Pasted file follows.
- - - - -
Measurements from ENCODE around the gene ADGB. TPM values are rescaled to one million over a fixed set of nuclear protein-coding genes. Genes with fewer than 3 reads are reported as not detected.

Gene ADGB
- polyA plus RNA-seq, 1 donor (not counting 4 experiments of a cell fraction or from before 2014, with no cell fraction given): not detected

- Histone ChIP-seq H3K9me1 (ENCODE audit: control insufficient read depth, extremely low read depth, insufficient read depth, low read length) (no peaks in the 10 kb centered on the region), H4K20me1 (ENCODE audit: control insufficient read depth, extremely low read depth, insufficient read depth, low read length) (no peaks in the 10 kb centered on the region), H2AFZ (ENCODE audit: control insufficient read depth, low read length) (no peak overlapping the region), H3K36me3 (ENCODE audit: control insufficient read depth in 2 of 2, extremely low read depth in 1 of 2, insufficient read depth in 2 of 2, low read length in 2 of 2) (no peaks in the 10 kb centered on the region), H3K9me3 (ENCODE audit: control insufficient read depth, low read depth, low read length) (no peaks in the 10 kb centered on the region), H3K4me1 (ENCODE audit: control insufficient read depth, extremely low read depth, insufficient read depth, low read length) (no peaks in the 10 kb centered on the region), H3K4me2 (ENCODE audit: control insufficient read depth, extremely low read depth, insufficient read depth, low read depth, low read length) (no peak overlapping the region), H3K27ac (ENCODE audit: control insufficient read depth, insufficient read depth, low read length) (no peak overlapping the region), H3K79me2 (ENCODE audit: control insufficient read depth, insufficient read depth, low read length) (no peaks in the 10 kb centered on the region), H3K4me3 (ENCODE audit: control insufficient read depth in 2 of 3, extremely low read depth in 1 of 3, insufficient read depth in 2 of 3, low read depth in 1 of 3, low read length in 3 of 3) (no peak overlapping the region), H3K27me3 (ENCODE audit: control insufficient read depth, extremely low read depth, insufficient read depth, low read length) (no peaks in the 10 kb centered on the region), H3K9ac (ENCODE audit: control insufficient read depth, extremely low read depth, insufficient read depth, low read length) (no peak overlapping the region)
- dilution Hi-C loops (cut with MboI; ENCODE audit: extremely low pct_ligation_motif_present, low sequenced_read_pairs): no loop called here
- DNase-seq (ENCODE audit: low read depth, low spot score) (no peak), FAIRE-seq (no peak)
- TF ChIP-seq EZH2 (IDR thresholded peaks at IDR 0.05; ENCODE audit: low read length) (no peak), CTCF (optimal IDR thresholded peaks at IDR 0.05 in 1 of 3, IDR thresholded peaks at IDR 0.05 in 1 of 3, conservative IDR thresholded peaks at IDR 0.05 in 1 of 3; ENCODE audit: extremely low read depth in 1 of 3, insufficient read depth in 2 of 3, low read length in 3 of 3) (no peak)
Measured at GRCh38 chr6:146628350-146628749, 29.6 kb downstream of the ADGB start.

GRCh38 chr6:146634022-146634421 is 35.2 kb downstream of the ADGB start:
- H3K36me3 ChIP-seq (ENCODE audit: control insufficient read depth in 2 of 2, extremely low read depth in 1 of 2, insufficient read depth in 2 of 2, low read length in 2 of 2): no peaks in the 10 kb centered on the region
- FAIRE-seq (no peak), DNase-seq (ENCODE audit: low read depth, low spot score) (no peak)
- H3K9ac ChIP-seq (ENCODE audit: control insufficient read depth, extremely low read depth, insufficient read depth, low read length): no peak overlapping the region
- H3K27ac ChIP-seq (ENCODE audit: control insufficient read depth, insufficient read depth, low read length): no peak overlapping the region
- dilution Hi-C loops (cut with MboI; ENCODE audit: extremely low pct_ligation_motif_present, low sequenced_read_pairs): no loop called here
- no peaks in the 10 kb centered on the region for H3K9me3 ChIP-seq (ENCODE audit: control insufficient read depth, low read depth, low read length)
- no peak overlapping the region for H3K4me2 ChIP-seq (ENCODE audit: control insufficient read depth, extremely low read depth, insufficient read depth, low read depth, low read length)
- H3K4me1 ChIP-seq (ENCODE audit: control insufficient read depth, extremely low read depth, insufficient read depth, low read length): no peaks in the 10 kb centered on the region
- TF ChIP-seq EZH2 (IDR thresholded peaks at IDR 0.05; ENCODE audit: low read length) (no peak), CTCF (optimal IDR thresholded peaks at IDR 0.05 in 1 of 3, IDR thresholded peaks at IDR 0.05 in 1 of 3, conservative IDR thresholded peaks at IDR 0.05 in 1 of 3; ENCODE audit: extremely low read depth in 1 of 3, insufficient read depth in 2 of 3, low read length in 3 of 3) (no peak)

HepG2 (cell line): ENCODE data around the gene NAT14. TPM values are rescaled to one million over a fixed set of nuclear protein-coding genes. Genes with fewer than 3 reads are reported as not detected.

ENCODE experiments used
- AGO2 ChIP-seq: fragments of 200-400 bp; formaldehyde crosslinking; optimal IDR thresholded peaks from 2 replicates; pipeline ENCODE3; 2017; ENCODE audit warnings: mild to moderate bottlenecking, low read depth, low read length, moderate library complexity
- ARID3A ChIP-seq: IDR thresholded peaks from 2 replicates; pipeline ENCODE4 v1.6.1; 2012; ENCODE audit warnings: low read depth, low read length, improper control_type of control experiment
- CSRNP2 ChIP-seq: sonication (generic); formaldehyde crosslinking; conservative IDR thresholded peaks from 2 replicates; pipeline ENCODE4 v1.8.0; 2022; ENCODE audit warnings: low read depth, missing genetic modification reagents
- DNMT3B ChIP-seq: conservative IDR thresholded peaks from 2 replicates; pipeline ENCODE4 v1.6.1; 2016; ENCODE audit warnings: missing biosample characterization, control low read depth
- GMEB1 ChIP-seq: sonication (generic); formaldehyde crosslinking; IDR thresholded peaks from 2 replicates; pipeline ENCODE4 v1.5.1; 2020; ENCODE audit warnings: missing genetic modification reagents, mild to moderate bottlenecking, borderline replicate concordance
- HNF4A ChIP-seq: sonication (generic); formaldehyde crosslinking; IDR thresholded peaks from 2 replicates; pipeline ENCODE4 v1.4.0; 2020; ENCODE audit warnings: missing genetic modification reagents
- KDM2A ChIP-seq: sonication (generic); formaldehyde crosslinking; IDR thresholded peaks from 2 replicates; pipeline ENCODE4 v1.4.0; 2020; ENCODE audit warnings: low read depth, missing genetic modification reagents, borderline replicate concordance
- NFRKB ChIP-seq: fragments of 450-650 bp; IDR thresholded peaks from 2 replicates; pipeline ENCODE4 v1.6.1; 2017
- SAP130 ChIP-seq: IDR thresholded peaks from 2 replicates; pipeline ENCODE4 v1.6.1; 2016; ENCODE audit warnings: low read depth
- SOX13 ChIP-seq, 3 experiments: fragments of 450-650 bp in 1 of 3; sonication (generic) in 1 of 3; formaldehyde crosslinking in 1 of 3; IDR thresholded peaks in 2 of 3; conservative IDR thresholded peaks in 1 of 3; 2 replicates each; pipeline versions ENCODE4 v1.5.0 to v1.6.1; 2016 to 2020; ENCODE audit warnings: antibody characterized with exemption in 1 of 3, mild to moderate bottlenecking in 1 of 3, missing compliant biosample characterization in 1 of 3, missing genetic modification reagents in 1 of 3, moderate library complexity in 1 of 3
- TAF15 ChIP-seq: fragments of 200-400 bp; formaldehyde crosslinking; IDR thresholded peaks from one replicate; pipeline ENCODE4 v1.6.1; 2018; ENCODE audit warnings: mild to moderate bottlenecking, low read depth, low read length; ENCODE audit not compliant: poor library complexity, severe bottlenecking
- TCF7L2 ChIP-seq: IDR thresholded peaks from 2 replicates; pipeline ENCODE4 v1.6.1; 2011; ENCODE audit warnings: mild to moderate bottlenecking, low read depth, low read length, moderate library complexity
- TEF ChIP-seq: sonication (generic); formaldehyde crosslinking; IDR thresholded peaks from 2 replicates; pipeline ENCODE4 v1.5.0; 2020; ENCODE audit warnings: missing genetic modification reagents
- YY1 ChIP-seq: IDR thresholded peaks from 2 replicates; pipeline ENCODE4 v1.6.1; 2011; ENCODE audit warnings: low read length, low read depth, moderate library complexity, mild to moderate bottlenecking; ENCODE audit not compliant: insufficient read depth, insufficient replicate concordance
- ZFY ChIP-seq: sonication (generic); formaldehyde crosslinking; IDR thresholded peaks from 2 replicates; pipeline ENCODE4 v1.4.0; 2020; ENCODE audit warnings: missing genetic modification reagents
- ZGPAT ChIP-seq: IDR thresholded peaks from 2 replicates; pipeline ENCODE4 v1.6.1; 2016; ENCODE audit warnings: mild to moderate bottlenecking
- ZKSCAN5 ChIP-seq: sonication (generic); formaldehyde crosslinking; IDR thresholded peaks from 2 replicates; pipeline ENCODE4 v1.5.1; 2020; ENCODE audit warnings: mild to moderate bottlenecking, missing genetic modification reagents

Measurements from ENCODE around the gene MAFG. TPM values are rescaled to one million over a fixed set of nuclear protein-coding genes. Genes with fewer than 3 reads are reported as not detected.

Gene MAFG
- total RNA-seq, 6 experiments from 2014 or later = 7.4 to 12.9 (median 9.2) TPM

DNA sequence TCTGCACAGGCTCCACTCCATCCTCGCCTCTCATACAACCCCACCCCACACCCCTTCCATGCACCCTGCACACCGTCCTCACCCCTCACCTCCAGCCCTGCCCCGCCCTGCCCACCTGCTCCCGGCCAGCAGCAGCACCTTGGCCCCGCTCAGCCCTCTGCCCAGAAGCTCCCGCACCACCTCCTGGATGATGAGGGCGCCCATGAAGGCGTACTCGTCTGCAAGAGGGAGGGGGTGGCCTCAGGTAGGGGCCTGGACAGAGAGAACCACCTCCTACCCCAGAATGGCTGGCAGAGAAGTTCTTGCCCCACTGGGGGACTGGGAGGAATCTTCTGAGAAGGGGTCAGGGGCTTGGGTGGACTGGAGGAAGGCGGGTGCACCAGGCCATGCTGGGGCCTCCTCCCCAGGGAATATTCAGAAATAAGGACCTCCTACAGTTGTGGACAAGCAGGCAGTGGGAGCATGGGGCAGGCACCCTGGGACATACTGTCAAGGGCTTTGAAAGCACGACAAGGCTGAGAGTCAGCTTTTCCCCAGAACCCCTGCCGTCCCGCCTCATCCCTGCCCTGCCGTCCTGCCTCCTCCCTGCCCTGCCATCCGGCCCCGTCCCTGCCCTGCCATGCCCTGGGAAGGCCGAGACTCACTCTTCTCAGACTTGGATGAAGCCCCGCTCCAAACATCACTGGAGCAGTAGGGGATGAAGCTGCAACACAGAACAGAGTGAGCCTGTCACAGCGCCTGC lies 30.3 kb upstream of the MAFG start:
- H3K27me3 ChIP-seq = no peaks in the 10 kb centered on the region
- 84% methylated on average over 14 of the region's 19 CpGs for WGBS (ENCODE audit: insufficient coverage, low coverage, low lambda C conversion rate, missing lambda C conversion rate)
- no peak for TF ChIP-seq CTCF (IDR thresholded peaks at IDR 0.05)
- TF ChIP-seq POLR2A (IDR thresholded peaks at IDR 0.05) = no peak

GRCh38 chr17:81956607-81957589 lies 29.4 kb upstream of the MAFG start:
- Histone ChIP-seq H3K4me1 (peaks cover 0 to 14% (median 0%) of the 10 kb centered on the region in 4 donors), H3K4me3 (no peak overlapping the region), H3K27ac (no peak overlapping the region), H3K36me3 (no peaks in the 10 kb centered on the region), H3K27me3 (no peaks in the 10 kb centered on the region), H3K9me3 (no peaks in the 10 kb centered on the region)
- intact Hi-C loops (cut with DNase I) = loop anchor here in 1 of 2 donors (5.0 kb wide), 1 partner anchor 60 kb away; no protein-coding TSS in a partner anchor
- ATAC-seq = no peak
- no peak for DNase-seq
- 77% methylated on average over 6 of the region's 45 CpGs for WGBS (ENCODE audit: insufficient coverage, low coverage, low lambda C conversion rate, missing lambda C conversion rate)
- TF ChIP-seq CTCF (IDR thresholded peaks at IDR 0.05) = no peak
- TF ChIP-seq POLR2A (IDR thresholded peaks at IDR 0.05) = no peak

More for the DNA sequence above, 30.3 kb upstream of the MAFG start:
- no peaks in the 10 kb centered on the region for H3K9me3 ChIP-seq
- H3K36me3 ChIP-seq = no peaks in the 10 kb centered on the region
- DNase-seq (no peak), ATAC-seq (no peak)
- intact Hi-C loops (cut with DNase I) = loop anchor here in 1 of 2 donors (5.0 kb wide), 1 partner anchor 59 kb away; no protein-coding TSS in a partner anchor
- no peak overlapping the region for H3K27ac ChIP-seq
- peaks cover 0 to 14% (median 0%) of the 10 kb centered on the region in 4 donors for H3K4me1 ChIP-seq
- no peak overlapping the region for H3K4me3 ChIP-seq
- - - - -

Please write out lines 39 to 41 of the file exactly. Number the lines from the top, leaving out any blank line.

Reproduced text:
Gene MAFG
- total RNA-seq, 6 experiments from 2014 or later = 7.4 to 12.9 (median 9.2) TPM

DNA sequence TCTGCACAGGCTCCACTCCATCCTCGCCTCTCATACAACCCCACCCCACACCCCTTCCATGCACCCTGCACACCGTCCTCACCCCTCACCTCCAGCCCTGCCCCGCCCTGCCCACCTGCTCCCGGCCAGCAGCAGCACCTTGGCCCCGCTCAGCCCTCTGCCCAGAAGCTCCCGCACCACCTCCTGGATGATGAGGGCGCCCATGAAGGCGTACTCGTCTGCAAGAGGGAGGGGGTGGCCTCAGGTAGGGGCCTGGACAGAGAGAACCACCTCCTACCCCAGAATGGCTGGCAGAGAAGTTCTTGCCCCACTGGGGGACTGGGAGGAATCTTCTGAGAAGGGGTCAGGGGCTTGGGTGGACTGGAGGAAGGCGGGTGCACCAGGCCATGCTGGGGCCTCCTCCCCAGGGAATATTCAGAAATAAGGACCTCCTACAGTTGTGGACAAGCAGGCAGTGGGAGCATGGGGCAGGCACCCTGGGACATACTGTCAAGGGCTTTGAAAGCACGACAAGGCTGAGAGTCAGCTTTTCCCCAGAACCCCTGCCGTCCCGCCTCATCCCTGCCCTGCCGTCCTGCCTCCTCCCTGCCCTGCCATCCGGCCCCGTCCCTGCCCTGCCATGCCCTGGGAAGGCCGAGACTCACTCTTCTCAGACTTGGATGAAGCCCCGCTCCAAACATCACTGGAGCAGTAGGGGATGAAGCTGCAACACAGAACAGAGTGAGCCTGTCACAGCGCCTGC lies 30.3 kb upstream of the MAFG start: